no real loss here, but i can’t help but feel this does is another bad omen for the local opera scene.

    but maybe that’s an oxymoronic sentiment?

  • Bianca Castafiore

    Didn’t they get some help from Agnes Varis last year to stay afloat? I guess her gift didn’t carry them over this year?

    Too bad they don’t have more of the billionaire patrons that the Met does…

    • Belladonna

      OONY could use several more millionaire donors. Anyone out there?

  • kennedet

    So….Mr. Domingo is adding his second baritone role at the Met ie. Germont (father). I know opinions will abound on this website (pro and con) which makes it very exciting because I enjoy thought provoking and stimulating debates about opera until disagreeing makes people disagreeable. However, it certainly adds to the confusion (as i have previously stated) about voice classification and the way voice classification will be perceived in the voice studio. It’s also refreshing to learn that many of the parterre box contributors have studied or are taking voice lessons. Are we to think that Domingo is the exception because of his fame and mutli-talents? Is it another PR deed? Is he really a tenor or “pushed-up” baritone? Stay tuned.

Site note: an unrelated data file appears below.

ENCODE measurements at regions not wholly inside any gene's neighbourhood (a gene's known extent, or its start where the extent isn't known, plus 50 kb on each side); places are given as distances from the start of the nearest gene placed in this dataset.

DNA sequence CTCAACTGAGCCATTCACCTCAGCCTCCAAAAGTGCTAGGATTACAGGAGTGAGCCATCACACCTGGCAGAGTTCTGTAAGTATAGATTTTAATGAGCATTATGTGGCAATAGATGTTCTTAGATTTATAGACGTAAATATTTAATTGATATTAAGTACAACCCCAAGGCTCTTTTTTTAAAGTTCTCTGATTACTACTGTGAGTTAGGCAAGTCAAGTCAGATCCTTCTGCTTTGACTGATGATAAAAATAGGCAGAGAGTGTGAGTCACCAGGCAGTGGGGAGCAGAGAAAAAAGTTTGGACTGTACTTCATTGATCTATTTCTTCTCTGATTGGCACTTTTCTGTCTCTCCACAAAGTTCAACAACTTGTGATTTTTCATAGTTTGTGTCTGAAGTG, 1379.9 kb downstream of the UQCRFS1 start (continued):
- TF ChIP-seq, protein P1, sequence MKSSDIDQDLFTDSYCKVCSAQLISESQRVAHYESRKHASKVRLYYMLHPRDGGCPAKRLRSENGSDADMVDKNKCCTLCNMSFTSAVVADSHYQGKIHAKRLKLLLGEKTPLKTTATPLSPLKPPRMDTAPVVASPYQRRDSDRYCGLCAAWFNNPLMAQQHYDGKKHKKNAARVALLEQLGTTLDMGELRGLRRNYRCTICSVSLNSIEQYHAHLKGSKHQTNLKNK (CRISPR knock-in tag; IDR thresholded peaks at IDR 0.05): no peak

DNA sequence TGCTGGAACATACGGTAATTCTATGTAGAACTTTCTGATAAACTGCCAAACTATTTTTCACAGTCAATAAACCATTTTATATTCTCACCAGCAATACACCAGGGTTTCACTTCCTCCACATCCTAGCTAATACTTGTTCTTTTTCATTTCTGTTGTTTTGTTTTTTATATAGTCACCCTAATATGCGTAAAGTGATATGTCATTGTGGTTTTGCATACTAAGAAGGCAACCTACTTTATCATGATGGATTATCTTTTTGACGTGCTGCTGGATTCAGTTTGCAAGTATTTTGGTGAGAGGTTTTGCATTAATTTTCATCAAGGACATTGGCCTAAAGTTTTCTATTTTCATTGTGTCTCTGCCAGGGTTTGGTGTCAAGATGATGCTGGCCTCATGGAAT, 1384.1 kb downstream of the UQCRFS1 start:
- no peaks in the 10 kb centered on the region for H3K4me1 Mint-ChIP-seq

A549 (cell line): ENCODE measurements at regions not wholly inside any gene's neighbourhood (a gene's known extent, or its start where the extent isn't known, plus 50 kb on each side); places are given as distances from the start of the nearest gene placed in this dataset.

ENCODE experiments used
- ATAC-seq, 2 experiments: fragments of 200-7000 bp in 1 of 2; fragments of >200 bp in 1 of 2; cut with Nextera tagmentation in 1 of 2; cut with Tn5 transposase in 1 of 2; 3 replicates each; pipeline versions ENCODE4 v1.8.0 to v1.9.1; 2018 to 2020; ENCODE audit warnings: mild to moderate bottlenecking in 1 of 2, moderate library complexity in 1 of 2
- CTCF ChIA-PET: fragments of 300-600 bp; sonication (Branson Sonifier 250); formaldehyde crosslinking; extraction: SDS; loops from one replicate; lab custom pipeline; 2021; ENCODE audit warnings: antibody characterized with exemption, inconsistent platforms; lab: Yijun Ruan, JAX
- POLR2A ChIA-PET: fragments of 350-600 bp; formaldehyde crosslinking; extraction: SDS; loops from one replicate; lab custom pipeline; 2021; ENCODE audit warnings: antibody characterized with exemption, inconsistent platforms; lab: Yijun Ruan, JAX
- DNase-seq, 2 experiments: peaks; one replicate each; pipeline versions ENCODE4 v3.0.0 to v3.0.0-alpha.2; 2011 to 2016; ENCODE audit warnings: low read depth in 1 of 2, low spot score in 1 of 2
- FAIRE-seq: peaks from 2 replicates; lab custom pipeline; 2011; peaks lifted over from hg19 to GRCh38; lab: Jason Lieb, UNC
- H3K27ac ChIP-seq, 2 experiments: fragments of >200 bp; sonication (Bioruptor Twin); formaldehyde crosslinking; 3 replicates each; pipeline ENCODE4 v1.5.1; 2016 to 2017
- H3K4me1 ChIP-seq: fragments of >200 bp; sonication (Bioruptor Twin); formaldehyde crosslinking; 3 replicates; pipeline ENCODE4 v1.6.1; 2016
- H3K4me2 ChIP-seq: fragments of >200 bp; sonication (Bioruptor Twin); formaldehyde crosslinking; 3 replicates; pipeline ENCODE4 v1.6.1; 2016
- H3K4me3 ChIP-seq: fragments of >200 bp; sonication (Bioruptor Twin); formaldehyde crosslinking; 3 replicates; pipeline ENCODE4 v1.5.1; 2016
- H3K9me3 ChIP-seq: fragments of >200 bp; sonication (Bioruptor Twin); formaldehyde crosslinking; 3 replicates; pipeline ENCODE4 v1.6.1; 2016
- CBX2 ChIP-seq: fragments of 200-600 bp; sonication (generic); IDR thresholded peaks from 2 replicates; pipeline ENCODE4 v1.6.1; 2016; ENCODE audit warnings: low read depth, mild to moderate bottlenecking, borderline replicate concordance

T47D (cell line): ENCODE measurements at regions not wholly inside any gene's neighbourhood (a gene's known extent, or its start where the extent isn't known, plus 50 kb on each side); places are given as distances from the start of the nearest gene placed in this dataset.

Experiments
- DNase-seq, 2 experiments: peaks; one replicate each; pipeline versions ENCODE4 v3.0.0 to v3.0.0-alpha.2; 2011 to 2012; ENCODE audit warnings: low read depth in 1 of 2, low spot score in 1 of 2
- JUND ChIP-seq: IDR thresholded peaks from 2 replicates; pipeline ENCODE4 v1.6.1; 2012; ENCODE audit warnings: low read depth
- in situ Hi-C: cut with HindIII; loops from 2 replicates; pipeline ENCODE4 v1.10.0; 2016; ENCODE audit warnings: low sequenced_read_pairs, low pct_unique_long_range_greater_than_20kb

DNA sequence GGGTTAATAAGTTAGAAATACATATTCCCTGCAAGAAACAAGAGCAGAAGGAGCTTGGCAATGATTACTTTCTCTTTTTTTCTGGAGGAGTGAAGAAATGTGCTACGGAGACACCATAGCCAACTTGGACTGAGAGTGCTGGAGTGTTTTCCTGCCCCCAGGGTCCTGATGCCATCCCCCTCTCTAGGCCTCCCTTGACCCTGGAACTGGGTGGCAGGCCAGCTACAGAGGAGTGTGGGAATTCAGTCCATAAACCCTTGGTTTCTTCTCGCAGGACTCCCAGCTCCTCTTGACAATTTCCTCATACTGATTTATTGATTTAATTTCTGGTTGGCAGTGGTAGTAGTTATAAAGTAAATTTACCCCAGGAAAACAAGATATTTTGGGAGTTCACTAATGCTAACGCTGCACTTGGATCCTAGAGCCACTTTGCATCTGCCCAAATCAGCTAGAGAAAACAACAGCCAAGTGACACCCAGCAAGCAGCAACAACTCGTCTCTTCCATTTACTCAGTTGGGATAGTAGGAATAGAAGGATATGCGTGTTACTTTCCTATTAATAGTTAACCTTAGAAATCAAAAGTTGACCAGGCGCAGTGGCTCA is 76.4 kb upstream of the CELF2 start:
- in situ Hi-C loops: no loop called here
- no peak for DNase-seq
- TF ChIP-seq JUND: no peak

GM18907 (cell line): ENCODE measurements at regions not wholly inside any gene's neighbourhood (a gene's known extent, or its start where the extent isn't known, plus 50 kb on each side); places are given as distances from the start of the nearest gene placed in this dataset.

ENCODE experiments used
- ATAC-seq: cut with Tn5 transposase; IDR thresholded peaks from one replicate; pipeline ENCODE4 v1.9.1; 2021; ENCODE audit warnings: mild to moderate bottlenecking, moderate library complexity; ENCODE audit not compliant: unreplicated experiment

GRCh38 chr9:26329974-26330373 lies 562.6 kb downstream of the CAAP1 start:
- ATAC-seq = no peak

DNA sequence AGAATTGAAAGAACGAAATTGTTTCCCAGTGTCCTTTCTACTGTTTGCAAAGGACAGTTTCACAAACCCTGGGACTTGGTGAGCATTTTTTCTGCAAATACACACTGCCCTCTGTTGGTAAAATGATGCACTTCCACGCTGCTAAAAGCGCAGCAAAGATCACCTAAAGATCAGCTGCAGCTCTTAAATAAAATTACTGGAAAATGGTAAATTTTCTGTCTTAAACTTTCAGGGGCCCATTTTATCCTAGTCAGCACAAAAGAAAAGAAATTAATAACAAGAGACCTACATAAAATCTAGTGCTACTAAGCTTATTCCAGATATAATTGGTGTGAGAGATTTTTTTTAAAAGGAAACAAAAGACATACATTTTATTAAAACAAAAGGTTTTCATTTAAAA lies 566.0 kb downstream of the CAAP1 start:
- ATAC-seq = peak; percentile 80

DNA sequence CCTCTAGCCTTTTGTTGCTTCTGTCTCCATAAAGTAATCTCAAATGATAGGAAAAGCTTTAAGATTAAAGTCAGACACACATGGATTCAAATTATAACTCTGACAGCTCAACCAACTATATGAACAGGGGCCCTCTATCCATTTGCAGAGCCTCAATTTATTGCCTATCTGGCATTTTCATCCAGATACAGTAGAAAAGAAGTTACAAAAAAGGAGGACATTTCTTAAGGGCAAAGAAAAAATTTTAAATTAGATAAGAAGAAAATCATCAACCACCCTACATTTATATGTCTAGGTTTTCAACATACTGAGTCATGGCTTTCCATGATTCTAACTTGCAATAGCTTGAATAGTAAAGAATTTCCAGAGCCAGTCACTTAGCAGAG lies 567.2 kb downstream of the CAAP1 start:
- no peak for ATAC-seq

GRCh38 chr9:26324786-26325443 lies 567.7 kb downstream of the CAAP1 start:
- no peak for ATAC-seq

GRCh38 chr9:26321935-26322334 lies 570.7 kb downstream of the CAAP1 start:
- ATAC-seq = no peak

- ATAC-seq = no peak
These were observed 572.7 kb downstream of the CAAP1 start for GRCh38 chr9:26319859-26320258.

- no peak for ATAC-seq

• MontyNostry

      … and he’s taking on Papa Foscari in LA, London and, I believe Valencia. Domingo’s Doges.

    • iltenoredigrazia

      Domingo is a tenor. His entire professional career until recently was as a tenor. Yes, like many tenors he was a baritone when he started to take singing lessons. And yes, high notes were never his forte. Nevertheless, he could manage them often quite well for a while. But he always transposed the high C arias and was not one to interpolate a high note.

      Now that he can only sing in the baritone range has shown that he does NOT sound like a baritone. That’s the problem. He distorts the balance of the voices. Just as he did when he would transpose half of Otello, etc.

      • kennedet

        Let’s agree to disagree on this one iltenoredigrazia.